Where this fails as literary fiction, it succeeds as a thriller: the writing itself is engaging but otherwise nothing special, there’s a weird, quasi-speculative twist that comes out of nowhere, there are random POV chapters interspersed from other women embroiled in the bigger picture thing that’s going on that don’t further the story in any way, but which I assume are there to add tension and intrigue. But the tension and intrigue are never fully there because the pacing is so uneven.

You could certainly laud this book, as many have, for being a sort of ‘genre-defying’ creation, but for me, this was just an overly ambitious project, especially for a debut. Its refusal to fit staunchly into a ‘literary’ or ‘genre’ box isn’t the issue; it’s that we end up with a book that’s half scathing social commentary of racism in corporate America, half a Get Out-style thriller, and it didn’t fully execute either of those aims as well as it could have. That said, even though this never came together in the way I was hoping for, I certainly did enjoy reading it — it’s unexpected, it’s original, it’s sharp, it’s funny — and I think Zakiya Dalila Harris is an author to watch out for.

book review: The Girl Who Died by Ragnar Jónasson

THE GIRL WHO DIED by Ragnar Jónasson
translated from the Icelandic by Victoria Cribb
Minotaur Books, 2021

I have a rule that I don’t read thrillers by men; I break the rule every now and then (usually for Riley Sager, whose works I discovered when I still thought he was a woman), and I thought The Girl Who Died sounded so up my alley that I figured I’d also take a chance on new-to-me author Ragnar Jónasson. A few chapters in, the main (female) character, on her first night in a brand new town, is feeling restless and unsettled and can’t shake the feeling that someone’s watching her. She decides to clear her head by… going for a walk. At night. In the pitch black. By herself. This is why I don’t read thrillers by men.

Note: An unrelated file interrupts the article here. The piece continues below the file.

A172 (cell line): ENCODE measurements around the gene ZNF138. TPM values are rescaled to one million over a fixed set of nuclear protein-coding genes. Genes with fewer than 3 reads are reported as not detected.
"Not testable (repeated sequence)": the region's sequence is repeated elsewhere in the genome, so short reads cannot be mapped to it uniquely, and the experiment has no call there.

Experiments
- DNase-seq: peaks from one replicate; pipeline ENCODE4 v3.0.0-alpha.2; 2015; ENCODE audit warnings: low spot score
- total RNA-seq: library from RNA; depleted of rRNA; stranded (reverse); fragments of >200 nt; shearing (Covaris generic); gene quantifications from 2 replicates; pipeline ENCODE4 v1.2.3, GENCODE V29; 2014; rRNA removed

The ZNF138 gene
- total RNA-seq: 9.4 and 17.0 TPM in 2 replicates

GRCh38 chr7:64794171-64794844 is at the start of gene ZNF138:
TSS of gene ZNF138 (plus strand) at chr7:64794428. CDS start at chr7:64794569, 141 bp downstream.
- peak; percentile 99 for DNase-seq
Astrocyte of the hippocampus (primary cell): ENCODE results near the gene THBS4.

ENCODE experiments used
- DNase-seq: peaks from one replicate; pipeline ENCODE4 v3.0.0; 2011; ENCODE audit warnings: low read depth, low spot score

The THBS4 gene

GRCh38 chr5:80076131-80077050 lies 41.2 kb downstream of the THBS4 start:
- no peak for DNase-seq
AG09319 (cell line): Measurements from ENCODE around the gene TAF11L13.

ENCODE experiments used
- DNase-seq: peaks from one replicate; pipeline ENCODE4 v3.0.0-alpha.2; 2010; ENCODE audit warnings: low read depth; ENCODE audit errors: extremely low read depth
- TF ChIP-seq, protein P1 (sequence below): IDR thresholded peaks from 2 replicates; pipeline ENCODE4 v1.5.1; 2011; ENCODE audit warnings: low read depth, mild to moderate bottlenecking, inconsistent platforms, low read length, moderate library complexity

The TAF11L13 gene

Anyway, this was fine. I thought the premise was brilliant: in the 1980s, Una, a young teacher from Reykjavik, takes a post teaching two students in a small Icelandic town called Skálar which is so remote only ten people live there. (Skálar was a real town, but Jónasson explains in a forward that he took artistic liberties as it hasn’t been occupied since the 1950s.) Una receives a less than warm welcome and can’t shake the feeling that even though this teaching position was advertised, none of the locals want her there.

I had a lot of problems with this book but I’ll stick to my two main criticisms. The way Una’s ‘alcoholism’ is treated is absolutely laughable; this woman will drink a single bottle of wine in a week and the whole town will be whispering about how she must be an alcoholic, the ridiculous nature of which isn’t remotely addressed; it’s like the reader is also meant to question Una’s credibility, seeing as Una herself starts to after a while (which leads to a moment which is just ridiculously outlandish if you can’t buy that Una actually believes her sanity is slipping away — which, sorry, I couldn’t!). For one thing, is there anything more tired than alcoholic narrators in thrillers, and for another, if you’re going to use that trope, at least… do it convincingly? 

There are also chapters interspersed throughout Una’s story, each about two pages long and fully italicized, from the perspective of an unknown character. Again, this isn’t a convention that I’m ever particularly wild about, but I’m not sure that I’ve ever seen it executed in a way where there was LESS payoff than there was in this book. As in, these passages could have been cut out and not a single thing would change about this book’s resolution.